Here's another Korean tape that plopped into my mailbox, Starmax's "Nightmare on Elm Street 5" clamshell. As with some of my other tapes from this country, the home video market there must have been geared towards A/V-minded enthusiasts over the average joe. This VHS starts with a contrast and color bar pattern with orchestral Hi-Fi demo playing over the tests. No movie previews, but two short commercials depicting affluent types hawking a Samsung 8mm camcorder and VCR. The version presented is the R-rated cut, like New Line's recent VHS and DVD, but unlike Media Entertainment's original unrated VHS. The source seems to be a theatrical print exhibiting a metric ton of stray lines, flecks, and even reel change burns throughout the feature.

As for Elm Street 5, probably since I saw it at a young age, it's not what I'd consider the worst of the series. Some interesting ideas are present, most obviously the Krueger's Baby angle (complete with weighty abortion allusions), but yea, it's a mess otherwise from a severely undercooked screenplay. Freddy is pure comedian, somehow looks far older than he did in any other entry, and his few kills are as goofy as his one-liners. Check out the cool lion sticker on the spine!

Monday, November 1

Some quick thoughts on Tokyo Zombie (東京ゾンビ) (2005)

Fujio (Tadanobu Asano) and Mitsuo (Show Aikawa) are two half-wits obsessed with Jujutsu who work in the shadow of an enormous man-made toxic garbage mountain dubbed the "Black Fuji". The undead eventually rise up from the ashen dirt and overtake Tokyo with the oblivious pair embarking on a journey to escape to Russia and survive by their limited sparring ability.
Sakichi Sato's Tokyo Zombie is one of those rare instances in which a cinematic sitdown leaves you entirely cold, but strangely reluctant to lay the blame on the movie itself. After its early millennial renaissance, the Far East horror scene quickly dwindled by the time this particular film debuted in Japan. I can even recall first hearing about Tokyo Zombie and being surprised to hear of a new Japanese horror film aside from Kurosawa's ultimately so-so The Loft. Unsure what exactly caused this dim in popularity, but Japanese audiences aren't immune to burnout, as evident in the Sadako mania to sweep the country after the release of Hideo Nakata's Ringu. So by the mid-point of the last decade, J-horror was stumbling on its feet and I remain leery of this on-going wave of over-the-top gore.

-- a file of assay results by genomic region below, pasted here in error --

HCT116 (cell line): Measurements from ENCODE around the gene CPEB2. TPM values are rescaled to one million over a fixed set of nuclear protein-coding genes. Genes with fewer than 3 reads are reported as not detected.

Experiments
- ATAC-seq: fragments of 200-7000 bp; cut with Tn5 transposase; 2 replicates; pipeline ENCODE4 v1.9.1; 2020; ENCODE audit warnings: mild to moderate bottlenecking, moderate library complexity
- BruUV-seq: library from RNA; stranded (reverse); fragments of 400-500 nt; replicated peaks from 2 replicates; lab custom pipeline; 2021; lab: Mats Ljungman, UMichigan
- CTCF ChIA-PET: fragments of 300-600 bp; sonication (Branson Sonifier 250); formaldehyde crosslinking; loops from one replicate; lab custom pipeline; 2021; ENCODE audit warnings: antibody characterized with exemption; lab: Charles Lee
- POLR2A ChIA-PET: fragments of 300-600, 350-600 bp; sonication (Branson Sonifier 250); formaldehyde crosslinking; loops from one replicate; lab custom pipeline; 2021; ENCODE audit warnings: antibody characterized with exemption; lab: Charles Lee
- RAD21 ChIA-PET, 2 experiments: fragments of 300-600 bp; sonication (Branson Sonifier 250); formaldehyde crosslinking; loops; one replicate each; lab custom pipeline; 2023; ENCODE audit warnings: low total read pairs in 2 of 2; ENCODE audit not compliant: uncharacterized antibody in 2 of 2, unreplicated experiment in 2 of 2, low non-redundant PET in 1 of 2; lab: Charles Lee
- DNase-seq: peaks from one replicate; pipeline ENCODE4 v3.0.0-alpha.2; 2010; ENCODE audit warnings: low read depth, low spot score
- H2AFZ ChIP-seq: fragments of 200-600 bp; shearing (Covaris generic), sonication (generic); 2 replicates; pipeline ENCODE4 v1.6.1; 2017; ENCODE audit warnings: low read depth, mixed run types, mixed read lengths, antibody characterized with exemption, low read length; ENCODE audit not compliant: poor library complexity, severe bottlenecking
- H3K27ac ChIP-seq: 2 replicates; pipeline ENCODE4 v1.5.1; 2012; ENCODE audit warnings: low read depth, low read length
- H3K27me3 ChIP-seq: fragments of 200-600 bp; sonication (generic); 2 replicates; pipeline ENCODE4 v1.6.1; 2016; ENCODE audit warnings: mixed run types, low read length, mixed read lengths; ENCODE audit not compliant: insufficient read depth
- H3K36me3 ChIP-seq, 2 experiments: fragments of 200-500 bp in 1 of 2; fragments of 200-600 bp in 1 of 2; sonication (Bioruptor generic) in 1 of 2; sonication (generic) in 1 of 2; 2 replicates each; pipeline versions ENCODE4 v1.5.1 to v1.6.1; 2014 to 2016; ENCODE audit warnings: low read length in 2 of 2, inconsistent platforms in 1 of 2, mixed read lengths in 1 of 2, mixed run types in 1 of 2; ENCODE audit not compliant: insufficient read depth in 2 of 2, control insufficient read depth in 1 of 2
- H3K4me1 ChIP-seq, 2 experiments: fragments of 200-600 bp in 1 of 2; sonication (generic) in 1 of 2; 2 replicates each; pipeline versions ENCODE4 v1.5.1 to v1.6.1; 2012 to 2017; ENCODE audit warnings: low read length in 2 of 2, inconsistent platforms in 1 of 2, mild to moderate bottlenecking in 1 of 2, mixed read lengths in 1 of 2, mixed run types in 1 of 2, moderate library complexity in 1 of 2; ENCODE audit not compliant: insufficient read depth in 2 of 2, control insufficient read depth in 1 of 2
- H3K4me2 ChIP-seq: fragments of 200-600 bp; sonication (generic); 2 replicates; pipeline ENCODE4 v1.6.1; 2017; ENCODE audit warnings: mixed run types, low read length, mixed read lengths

Interestingly, this faithful adaption of Yusaku Hanakuma's manga could be viewed as an open rejection of the staleness that became the country's genre endeavors by that point. The zombie aspect is pushed so far into the background that it proves an unsatisfying device employed for drama in what's essentially a standard buddy comedy. Instead, the focus rests on the progression of the almost father-and-son relationship between Fujio and Mitsuo. This will most likely alienate those coming for the undead. If the painfully quirky leads don't click, you'll probably not want to stick with Tokyo Zombie to its conclusion.

The bulk of the comedy is no relief being a very Japanese style of subtle Laurel & Hardy slapstick. Unlike the superior Shaun of the Dead (2004) and Braindead (Dead Alive) (1992), the zombie wrapping paper isn't an integral component to the comedy. Sato offers a brand of quick-witted character interplay, presumably playing better to those fluent in the native language, than to those sifting for humor in subtitles. Again, this will most likely alienate those coming for the laughs being neither here-or-there as a comedy or horror film.

Tokyo Zombie is on an island by itself where both of its key elements cancel each other out. Maybe that's the point? A screen interpretation that probably plays best with those who are already fans of the manga. Sato, who played "Charlie Brown" in Kill Bill Vol. 1, should be praised for translating the source to film so well considering the budget. Asano and Aikawa hold their own as the eccentric duo anchoring the overly zany proceedings. The inclusion of the country's enduring subtext of mankind's doings and sloth being its own end, think Godzilla, is also a nice touch. Still, if you're looking for zombie mayhem, a laugh riot, or even really a combination--look elsewhere.
...do you dare tread upon the staircase?